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Roger Federer: Power Ranking Fed's Top 10 Greatest Moments Ever

Patrick ClarkeCorrespondent IJanuary 9, 2017

Roger Federer: Power Ranking Fed's Top 10 Greatest Moments Ever

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    The greatest tennis champion of all time, Roger Federer has set the bar at an almost unreachable height. 

    A 17-time Grand Slam champion, Fed has done it all on the tennis court, accomplishing feats no one ever has, including becoming the first man in the Open era to win five consecutive U.S. Open championships. 

    When it comes to the 31-year-old Swiss legend, the records are immense and the titles are seemingly endless. With that in mind, let's look back on Fed's greatest moments, narrowing the list down to his top 10.

10. Sixth Career Year-End Title

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    After topping Jo-Wilfried Tsonga in the final of the 2011 ATP World Tour Finals in London, Fed became the only man to win six year-end championships. 

    He won six of nine from 2003 to 2011.

9. Back-to-Back Aussie Open Titles

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    Federer joined an elite list in 2007, becoming one of only a handful of men to win back-to-back Australian Open championships.

    After winning Down Under again in 2010, Fed would join Andre Agassi as the only two men to win four Aussie Open titles in the Open era.

8. Wins Doubles Gold for Switzerland

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    Federer won an individual silver medal at the 2012 Summer Games in London, but that came after a loss to Andy Murray in the gold-medal match. 

    Four years earlier, Fed and Swiss teammate Stanislas Wawrinka finished on a positive note, winning doubles gold for their native Switzerland at the 2008 Summer Olympic in Beijing. A win and a proud moment, not only for Fed but also for his country.

7. Fed Joins a Group All His Own

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    After winning the 2006 U.S. Open final against Andy Roddick, Fed became the first man to win at least three of the year's four Grand Slams on two occasions.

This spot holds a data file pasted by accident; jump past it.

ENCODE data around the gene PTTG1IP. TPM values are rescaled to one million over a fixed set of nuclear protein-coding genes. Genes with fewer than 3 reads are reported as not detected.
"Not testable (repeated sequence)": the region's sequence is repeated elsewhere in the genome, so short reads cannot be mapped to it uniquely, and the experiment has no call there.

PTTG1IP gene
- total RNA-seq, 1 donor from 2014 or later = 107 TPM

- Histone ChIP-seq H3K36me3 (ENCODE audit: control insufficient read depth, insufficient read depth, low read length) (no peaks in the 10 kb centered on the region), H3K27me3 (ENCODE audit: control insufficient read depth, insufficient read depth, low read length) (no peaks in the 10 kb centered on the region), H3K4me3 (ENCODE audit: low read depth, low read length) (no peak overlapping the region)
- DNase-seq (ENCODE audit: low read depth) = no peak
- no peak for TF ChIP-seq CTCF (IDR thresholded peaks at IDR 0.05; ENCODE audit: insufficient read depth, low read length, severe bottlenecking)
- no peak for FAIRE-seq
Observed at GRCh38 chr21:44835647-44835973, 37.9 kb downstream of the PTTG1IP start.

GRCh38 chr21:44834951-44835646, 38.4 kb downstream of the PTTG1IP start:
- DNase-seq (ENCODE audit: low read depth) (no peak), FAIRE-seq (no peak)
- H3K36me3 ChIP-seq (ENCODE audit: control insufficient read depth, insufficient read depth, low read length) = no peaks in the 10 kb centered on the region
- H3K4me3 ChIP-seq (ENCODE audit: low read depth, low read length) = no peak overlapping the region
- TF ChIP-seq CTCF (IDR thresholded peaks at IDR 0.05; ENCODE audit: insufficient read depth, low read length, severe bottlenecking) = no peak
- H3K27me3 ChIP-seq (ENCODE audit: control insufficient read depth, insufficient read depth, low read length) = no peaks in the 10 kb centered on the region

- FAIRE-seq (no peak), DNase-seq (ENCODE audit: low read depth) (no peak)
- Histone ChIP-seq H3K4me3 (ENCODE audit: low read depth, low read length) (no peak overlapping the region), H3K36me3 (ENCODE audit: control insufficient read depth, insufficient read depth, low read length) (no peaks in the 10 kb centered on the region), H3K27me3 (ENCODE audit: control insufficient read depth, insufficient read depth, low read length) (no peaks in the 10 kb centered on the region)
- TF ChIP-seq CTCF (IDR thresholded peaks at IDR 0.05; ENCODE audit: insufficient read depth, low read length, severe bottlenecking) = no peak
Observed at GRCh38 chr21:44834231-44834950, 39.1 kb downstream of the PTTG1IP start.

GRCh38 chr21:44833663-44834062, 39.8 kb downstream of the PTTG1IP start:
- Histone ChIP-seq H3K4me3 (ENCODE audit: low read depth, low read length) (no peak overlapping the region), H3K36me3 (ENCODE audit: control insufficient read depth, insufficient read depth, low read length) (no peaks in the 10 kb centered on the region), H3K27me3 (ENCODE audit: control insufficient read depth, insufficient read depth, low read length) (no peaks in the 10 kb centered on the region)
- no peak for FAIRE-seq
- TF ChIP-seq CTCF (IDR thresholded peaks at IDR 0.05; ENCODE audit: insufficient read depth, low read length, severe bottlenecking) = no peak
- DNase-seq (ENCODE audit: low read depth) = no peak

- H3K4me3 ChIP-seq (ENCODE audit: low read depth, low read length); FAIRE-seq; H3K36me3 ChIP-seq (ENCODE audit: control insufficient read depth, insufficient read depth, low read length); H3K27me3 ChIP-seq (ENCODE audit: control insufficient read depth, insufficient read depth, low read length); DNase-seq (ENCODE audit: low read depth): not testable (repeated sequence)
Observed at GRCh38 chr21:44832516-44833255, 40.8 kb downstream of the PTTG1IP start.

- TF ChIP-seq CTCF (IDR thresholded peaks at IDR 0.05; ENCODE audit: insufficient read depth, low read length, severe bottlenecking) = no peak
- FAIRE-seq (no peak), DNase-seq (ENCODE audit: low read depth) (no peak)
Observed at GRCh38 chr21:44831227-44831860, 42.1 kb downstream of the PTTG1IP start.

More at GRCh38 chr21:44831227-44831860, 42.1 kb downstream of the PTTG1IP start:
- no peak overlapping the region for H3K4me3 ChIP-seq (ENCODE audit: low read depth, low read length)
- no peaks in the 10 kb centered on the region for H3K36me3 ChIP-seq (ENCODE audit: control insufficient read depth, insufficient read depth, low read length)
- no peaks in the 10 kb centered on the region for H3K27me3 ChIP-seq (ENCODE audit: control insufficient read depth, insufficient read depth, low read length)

He would do it three times in four years from 2004 to 2007, capping off the greatest run in tennis history (winning 11 of 16 Grand Slams from the start of 2004 to the end of 2007).

6. Ties Bjorn Borg at Wimbledon

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    Four years after breaking through on the Centre Court grass for the first time, Fed tied tennis great Bjorn Borg with five straight Wimbledon championships, beating Rafael Nadal in the final at the All England Club in 2007.

5. Conquers Roland Garros

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    Federer took advantage of Rafael Nadal's fourth-round loss to Robin Soderling at the 2009 French Open (Nadal's only career singles loss at the French), reaching the final for the fourth straight year but finally winning on the Paris clay.

    Fed blew by Soderling in straight sets in the final to complete the Career Grand Slam nearly six years after winning his first Slam. 

4. Outlasts Andy Roddick, Surpasses Pete Sampras

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    Federer won his 15th career Grand Slam in dramatic fashion in the summer of 2009, defeating Andy Roddick in a Wimbledon final that required a record 77 games to be decided. 

    Fed won the fifth and final set 16-14, earning his sixth Wimbledon title and surpassing Pete Sampras' then-record of 14 major victories in the process.

3. Wins U.S. Open for Record Fifth Straight Time

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    Federer became the first man in the Open era to win five straight U.S. Open titles in 2008, knocking off Andy Murray in straight sets in the final at Flushing Meadows.

    With the win, Fed also joined Jimmy Connors and Pete Sampras as the only men in the Open era to win at least five times at the year's final Slam.

2. First Grand Slam at Wimbledon

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    In the summer of 2003, Federer finally broke through at a major at the age of 21, winning Wimbledon.

    Fed took down Mark Philippoussis in straight sets to win the first of what would turn out to be five consecutive titles at the All England Club from 2003 to 2007. 

1. Winning Wimbledon for a Seventh Time

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    In July 2012, following a major drought of more than two years, Federer tied the great Pete Sampras with seven Wimbledon championships in the Open era. 

    After dropping the first set to Andy Murray in the final, Fed stormed back to win the next three sets and the match, which proved to be his greatest moment as he locked up career Grand Slam No. 17.

     

    Follow Bleacher Report Featured Columnist Patrick Clarke on Twitter. 

    Follow _Pat_Clarke on Twitter

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